Like most aspects of modern businesses, the right people strategy and optimal HR practices are ever-changing. Tech giants like Amazon, Google and Netflix know this and are constantly innovating and seeking improvements. This is crucial to how they create higher than average employee engagement and retention and, ultimately, high performance.
So, looking at what top-performing companies are doing can be a great source of ideas and inspiration. After all, there’s a reason these companies are fixtures in ‘top employer’ lists. They create HR strategies and programmes that best fit their needs. And, in some cases, the strategies have been fundamental to their fortunes. So, who’s doing what?
Smart recruitment by Apple
Apple is a great example of clever recruitment. When Tim Cook poached Angela Ahrendts from Burberry a few years ago to run Apple’s retailing arm, he’d successfully persuaded her to leave one of the highest-paid CEO positions in the UK. In a letter to Apple employees at the time, Cook explained that he’d been prepared to wait for the right person for the role, and then, having met Ahrendts, was prepared to wait a further 18 months to secure her.
In such a competitive market, getting the right people in the right roles is more important than ever. Consequently, as Apple’s example shows, top firms are not only keen to hunt out key talent, but are prepared to wait for them too. What’s more, such businesses are flexible too and are more likely to offer key strategic or technical roles on a flexible or part-time basis to ensure they keep the right people in the right roles.
Peerless retention by Google
Google has been pioneering in its approach to HR and does everything it can to retain excellent employees. Instead of an HR department, it has ‘People Operations’. The biggest difference here is that it’s situated in the middle of the company. It is the beating heart of Google and is seen internally as the one area that connects all others.
As their most valuable asset, Google rewards employees with enviable benefits. The working environment on ‘campus’ is fun, including the much-vaunted bowling alleys and climbing walls. But these are no gimmicks. Fun is central to Google’s philosophy, as the company believes it provides an opportunity for exploration and discovery.
Google takes a keen interest in the physical well-being of its employees too. There are masseurs on site, dental and optical plans available and free nutritionally-balanced meals.
And, perhaps most importantly, Google provides enriching and challenging work. Employees are given several projects at a time to work on. They see each project through to its completion, thereby gaining an understanding of precisely where their contribution benefits the business as a whole. As a package, all of this makes Google a pretty difficult place to leave.
Radical talent management by Netflix
Netflix realised some time ago that the best thing they could do for their employees was to employ only the very best people.
They looked carefully at their current employees and let go those whose talents no longer fitted with what the business needed. These were tough decisions, particularly when they considered long servers who’d made valuable contributions to Netflix’s growth. Redundancies were dealt with sensitively and generous severance packages were given.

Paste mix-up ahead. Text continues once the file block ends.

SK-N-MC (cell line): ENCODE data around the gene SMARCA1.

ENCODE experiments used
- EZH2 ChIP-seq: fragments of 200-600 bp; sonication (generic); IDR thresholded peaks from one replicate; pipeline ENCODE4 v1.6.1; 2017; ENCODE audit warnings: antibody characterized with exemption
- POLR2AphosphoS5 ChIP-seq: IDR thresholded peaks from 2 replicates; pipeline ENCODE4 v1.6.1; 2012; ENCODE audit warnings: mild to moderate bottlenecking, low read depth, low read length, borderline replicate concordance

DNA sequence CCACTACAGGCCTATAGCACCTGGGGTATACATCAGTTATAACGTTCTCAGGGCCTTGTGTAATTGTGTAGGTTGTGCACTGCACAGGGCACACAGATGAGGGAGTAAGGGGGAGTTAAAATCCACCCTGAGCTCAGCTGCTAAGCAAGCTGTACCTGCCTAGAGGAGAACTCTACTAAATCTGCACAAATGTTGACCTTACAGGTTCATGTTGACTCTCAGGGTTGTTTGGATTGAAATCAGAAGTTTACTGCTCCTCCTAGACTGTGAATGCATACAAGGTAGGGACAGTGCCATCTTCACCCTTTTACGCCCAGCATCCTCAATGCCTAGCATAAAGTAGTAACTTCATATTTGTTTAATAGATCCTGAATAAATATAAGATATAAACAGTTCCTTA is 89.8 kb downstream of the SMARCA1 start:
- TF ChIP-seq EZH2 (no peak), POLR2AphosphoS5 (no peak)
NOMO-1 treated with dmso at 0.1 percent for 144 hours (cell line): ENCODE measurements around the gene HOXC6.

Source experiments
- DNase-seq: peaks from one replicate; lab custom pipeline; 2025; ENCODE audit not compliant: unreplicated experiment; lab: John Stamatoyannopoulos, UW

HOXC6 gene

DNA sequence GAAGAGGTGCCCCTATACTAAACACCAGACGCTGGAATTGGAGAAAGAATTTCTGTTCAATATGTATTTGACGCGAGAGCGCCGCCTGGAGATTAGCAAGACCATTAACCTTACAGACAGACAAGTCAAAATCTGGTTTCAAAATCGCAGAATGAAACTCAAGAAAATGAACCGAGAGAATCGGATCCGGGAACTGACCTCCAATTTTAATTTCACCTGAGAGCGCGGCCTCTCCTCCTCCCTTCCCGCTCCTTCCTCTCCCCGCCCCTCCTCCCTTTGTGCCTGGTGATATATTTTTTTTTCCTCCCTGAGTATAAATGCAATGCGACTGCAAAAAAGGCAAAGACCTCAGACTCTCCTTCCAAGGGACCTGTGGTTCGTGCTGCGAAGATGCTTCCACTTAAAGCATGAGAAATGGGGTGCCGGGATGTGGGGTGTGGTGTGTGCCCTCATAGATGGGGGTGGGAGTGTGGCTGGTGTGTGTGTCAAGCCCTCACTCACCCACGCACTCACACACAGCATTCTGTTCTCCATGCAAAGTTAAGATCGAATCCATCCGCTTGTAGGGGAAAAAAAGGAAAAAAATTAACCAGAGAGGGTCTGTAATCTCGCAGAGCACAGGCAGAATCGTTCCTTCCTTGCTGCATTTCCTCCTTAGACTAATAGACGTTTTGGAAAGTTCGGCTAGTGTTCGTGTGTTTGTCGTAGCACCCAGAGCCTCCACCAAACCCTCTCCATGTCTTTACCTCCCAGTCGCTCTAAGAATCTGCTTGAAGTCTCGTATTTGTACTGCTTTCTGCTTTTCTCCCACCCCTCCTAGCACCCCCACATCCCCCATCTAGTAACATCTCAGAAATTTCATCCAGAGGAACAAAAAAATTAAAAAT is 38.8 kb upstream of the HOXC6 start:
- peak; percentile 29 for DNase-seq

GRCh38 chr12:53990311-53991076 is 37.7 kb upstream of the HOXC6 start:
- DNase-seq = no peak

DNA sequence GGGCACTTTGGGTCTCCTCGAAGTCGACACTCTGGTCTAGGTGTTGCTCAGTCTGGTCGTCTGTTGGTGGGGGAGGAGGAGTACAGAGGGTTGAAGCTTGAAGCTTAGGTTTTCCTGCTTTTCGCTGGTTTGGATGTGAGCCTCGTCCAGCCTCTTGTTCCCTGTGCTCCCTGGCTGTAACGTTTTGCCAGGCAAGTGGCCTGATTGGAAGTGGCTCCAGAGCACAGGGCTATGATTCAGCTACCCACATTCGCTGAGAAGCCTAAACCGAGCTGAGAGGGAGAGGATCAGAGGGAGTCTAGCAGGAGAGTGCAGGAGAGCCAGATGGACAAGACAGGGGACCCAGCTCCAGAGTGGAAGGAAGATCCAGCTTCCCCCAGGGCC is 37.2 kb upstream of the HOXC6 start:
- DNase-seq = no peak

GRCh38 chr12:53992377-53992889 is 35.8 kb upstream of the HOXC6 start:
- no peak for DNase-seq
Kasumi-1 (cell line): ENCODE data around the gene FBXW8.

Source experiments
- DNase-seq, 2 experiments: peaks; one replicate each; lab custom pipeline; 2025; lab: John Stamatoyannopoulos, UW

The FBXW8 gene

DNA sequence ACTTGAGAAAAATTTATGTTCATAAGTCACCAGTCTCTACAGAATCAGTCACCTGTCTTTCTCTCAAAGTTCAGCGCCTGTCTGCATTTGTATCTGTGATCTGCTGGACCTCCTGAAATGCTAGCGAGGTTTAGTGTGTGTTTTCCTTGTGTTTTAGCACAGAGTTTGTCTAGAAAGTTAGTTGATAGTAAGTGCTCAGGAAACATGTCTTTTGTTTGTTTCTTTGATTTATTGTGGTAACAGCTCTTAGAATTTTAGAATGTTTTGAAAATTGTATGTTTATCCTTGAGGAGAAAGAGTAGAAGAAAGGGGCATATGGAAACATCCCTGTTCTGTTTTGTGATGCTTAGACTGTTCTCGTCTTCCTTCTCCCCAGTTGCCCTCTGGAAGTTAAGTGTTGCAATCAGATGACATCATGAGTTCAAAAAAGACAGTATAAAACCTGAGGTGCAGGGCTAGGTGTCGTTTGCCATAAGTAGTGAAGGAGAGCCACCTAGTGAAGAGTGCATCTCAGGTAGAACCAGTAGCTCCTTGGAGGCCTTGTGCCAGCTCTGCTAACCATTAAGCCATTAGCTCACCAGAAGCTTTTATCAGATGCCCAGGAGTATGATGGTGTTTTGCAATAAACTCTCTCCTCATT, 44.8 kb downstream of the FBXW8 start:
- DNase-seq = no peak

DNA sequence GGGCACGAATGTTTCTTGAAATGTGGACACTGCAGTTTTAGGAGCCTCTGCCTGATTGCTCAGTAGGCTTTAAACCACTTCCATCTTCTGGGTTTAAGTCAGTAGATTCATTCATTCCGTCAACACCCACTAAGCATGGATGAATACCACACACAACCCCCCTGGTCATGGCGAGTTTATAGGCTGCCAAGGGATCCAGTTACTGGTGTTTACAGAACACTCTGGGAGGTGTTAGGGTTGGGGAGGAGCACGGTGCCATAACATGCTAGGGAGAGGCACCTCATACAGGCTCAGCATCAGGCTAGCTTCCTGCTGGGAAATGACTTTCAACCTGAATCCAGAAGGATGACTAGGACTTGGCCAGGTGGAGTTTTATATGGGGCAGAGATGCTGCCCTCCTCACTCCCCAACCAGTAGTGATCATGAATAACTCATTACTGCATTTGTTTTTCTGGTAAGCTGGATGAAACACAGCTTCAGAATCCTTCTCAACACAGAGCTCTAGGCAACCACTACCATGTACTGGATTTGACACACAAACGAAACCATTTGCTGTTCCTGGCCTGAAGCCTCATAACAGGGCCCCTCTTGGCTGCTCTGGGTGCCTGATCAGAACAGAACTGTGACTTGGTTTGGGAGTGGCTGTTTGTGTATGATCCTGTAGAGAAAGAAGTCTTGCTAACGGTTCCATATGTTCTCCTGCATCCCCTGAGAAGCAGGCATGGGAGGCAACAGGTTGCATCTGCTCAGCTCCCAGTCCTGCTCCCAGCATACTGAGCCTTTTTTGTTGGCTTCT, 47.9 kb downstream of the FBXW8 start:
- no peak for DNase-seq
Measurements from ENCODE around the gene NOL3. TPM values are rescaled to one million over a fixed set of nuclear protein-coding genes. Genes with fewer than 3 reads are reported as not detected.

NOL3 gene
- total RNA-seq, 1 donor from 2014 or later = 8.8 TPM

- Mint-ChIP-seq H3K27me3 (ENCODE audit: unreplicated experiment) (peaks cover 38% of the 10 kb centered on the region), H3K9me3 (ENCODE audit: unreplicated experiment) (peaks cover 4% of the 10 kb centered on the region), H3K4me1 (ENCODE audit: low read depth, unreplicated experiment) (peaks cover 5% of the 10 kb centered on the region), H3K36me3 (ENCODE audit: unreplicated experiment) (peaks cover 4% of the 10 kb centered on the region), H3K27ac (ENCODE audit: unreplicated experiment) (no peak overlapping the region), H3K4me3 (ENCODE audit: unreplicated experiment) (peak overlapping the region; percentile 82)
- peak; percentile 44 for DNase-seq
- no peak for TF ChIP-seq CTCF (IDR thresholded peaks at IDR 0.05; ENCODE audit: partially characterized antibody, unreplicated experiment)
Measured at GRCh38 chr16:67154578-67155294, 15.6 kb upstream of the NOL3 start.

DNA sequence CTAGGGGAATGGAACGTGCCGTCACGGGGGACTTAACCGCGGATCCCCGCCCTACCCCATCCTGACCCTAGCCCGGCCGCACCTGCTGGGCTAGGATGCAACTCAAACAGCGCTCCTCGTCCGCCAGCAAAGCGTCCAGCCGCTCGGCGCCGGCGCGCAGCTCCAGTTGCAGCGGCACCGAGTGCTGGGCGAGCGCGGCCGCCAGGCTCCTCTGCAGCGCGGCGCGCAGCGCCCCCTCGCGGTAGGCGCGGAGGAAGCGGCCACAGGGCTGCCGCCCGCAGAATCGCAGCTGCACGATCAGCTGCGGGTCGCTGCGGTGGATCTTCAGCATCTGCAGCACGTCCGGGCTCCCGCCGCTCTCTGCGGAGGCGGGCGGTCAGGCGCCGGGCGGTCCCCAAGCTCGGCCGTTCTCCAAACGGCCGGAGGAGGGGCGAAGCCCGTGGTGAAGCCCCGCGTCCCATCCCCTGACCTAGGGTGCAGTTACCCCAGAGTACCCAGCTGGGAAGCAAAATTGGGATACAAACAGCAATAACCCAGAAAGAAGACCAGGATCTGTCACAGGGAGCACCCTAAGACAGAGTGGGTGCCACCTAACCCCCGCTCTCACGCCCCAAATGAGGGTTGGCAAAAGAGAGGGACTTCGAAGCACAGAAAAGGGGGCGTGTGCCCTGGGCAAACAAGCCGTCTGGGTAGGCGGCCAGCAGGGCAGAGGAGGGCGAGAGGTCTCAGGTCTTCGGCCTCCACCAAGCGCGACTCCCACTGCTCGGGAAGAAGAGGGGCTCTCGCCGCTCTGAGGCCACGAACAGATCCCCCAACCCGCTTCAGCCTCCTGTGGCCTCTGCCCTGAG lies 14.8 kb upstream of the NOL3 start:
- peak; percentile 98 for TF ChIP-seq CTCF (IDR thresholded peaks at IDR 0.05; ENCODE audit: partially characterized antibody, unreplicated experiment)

While clearly pretty radical, Netflix realised that if they wanted to take the company to the next level, they needed to fill their teams with employees who had the right skills and were the best in their field.
The second change Netflix made was equally radical at the time. They ditched a number of company policies and encouraged and trusted employees to use their common sense instead. People were employed on the basis that they would put the company first.
Practices such as holiday allocation, time off for sickness or training, were left to the discretion of employees. People were told to take off whatever time they felt was appropriate. It was a refreshing approach. Netflix found that when they encouraged people to behave like adults, speaking openly to colleagues about issues, and judging such things for themselves, people behaved in an entirely reasonable way. What’s more, all this was achieved without the need for policy enforcement, so was much cheaper.
World-class training by Amazon and Facebook
Amazon is known for its focus on customer service, but less well known perhaps is its employee-training programme.
All new employees undergo intensive, month-long training, which includes leadership skills. Furthermore, Amazon funds 95% of tuition fees for their employees at their fulfillment centres. Employees who work from home undergo training from a virtual contact centre.
Facebook has a similarly extensive and immersive approach to training its employees. It runs a ‘Facebook Bootcamp’ training programme for its engineers and project managers. The programme lasts for almost two months and employees begin working on projects that go live soon after they join.
Their training also helps the business to identify people who may be adept at leading. Engineers aren’t assigned fixed teams. They’re presented with real problems to work on and, through this process, they discover an area they enjoy working in and excel at.
Reinventing your own people strategy
If you’re evaluating your people, HR or L&D strategy, it’s certainly worth seeing what others are doing. But keep in mind that, what works well for one company, may not be right for another. Most important is ensuring that any approach, policy or strategy change is the best fit for your own organisation and employees.